Addressing Bias in Social-Emotional and Behavior Screening
Social-emotional behavior (SEB) equips young people with the skills to lead healthy, productive lives. Schools across the country are investing resources in social-emotional learning (SEL) programs to help students develop these essential skills, but there are barriers that prevent many students of color and other marginalized youth from benefiting from these programs. One of these is how SEB skills are assessed and how resulting data are used to inform SEL and behavioral interventions.
In this on-demand webinar, Drs. Katie Eklund and Janine Jones offer guidance to ensure SEB assessments support positive social-emotional outcomes for all students. They share:
- Strategies for engaging in culturally responsive assessment practices
- How SEB screening data can be used to consider which students need additional support
- Best practices for reducing the rates of racial/ethnic disproportionality in behavioral risk identification
- Considerations around implicit bias and how to ensure students receive equitable support
We hope this webinar offers insights you can apply as you plan your behavior and SEL programming and learn how to look for ways to continue to address inequities in your system.
About Our Presenters:
Katie Eklund, Ph.D., Associate Professor and Co-Director, School Psychology Program; and Co-Director, School Mental Health Collaborative, University of Wisconsin-Madison
Dr. Katie Eklund is an Associate Professor in the School Psychology Program at the University of Wisconsin-Madison and Co-Director of the School Mental Health Collaborative. Prior to entering academia, Dr. Eklund worked in public education for 10 years as a school administrator, school psychologist, and school social worker. She is currently a Nationally Certified School Psychologist and licensed Psychologist. Dr. Eklund’s research focuses on school mental health, including early identification and intervention for children with behavioral and social-emotional concerns, social-emotional learning, school safety, and equitable outcomes for culturally and linguistically diverse students.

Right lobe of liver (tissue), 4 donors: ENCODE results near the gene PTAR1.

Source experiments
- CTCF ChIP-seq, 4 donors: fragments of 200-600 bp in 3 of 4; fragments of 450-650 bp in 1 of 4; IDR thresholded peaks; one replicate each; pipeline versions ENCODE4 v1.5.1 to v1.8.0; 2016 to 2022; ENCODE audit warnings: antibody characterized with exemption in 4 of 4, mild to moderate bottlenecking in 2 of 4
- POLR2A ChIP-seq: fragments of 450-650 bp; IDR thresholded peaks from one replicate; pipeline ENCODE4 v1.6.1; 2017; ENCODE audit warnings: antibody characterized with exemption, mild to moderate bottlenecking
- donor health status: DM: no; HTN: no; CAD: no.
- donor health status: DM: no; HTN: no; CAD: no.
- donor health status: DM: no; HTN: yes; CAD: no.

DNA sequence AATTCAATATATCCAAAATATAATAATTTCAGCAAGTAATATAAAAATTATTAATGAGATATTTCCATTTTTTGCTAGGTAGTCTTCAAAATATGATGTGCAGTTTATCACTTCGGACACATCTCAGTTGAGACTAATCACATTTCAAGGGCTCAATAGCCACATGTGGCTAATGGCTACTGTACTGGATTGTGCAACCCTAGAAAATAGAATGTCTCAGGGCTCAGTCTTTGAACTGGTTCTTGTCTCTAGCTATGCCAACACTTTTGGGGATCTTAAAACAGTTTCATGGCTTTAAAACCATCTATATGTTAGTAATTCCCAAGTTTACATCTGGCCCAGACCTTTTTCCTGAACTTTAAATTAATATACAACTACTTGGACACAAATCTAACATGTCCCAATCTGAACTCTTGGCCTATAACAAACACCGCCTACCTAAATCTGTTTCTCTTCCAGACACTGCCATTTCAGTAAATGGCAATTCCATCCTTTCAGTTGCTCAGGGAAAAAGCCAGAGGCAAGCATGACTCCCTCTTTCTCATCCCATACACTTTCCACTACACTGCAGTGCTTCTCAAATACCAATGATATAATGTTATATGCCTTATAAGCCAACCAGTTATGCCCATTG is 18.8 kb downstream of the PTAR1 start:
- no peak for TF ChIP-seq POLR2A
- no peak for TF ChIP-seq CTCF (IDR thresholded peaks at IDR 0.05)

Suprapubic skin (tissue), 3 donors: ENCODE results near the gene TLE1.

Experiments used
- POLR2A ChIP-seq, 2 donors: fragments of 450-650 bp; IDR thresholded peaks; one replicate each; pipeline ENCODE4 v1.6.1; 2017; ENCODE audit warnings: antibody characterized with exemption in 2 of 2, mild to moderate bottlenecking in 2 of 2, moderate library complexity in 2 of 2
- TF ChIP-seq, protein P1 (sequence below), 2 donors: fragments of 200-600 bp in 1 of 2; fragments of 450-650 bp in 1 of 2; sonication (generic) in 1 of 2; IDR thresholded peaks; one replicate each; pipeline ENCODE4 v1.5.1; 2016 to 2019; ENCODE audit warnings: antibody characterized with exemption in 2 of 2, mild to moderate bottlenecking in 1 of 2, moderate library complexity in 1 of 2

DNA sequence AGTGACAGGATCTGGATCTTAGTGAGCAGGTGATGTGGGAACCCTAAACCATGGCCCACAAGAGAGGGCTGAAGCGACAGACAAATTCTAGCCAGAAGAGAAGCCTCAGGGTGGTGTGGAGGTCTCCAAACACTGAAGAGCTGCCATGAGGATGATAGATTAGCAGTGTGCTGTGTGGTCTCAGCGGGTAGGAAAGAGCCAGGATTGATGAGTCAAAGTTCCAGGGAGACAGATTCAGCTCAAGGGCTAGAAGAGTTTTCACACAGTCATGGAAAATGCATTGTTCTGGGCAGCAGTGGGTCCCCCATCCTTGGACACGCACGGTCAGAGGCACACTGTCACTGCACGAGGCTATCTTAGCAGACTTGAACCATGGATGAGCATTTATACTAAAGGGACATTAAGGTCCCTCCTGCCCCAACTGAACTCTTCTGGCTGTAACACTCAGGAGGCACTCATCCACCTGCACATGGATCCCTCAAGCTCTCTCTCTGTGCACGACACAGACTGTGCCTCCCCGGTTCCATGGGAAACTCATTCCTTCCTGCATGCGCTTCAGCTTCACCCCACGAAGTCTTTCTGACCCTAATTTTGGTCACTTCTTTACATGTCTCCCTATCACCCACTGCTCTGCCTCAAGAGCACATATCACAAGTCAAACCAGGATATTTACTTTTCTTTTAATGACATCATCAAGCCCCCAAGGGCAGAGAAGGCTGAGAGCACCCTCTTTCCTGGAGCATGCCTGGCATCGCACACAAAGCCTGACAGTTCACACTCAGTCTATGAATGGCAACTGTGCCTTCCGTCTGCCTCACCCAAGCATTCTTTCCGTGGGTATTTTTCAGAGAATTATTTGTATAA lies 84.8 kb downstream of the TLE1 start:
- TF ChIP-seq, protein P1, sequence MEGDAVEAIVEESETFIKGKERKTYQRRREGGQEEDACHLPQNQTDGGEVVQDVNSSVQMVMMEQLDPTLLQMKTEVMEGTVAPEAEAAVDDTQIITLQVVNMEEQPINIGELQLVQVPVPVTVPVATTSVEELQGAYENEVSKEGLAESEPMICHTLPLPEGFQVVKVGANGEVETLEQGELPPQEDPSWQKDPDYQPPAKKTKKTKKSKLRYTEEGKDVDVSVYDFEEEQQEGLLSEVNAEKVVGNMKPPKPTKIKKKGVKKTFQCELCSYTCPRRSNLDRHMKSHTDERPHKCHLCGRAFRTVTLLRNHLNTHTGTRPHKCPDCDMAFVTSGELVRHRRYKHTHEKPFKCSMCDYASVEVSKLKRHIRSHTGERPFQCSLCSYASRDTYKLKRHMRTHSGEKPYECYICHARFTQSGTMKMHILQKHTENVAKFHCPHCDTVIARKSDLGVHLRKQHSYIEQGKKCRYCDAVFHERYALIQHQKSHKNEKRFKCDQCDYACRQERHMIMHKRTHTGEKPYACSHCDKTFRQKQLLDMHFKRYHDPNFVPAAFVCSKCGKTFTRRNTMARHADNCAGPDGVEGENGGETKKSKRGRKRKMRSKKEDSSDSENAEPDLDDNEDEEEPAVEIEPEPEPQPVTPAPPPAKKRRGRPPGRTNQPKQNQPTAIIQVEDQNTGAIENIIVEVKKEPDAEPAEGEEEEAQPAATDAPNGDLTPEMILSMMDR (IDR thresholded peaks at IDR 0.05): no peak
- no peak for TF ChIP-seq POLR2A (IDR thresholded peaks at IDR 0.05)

Janine Jones, Ph.D., NCSP, Professor, School Psychology, and Associate Dean for Academic Affairs in the College of Education, University of Washington
Dr. Janine Jones is an Associate Professor and the Director of the School Psychology at the University of Washington. As an engaged scholar and licensed psychologist, Dr. Jones is dedicated to implementing research that informs clinical practice. She believes the path to meeting educational and social-emotional needs of children and families lies within a cultural context. As a practicing psychologist, she has served a diverse population of more than 250 children and families in assessment and treatment. In her 20+ years of providing clinical services and conducting research, Dr. Jones is at the forefront of scholar-practitioners who identify effective approaches for addressing the mental health needs of children and families of color.